1:27 The apostle notes a new section with the transitional word μόνον (monon, only). Mainly, this word notes the exceptive nature of Paul’s request. ‘Only’ do this thing, and everything else will subsequently fall into place; subordinate to this pursuit.[2] It can be said that Paul’s further imperatives (unity, courage, etc.) are rooted in this underlying desire. What is this monon desire?

‘Behave as citizens of heaven’ or ‘citizens of the gospel.’ The Greek has a very important signification that is completely missed in the English. That word ‘conduct’ or ‘conversation’ is πολιτεύεσθε (politeuesthe, cf. polis), which has an intimation of living as a citizen of a specific country. Paul is stating that believers ought to live in a manner worthy of the gospel, as honorable citizens of heaven (cf. Phil. 3:20). Citizenship is a declared position, reckoned unto a man by a king or ruler. This Christian citizenship ought to be understood as ‘Justification,’ and we will pause here to discuss this theological category.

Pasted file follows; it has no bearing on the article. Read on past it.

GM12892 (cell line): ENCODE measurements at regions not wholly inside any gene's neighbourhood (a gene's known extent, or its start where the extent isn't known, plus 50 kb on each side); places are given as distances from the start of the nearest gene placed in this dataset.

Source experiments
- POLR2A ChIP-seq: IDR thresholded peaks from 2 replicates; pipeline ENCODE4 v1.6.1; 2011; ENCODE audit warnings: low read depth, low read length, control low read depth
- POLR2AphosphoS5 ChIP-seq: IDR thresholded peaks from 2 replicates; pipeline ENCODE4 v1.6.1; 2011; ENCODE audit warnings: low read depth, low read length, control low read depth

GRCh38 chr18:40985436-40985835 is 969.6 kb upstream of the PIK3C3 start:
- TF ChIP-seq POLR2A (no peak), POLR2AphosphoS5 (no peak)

Justification can be defined as the imputed righteousness of God unto the one who puts faith in Jesus Christ. That imputation is where God ‘reckons as righteousness’ (λογίζεσθα εἰς δικαιοσύνη), which is the abundant phrase of chapter four of Romans, appearing eleven times. Dunn notes in his research that λογίζεται “was a ‘technical term’ in commercial dealings,” which suggests “an analogy from the business world” and therefore λογίζεσθαι certainly meant “a reckoning of payment for work done.”[3] Schreiner would agree, but importantly add that it is a payment “that is not inherent to him or her.”[4] The reformers often called it an ‘alien’ righteousness, or ‘foreign’ righteousness, because it was a reckoning earned outside of us on our behalf. The reckoning of payment is in reference to the full payment of Jesus Christ, and that payment is applied to us through faith, which is our unity with Christ.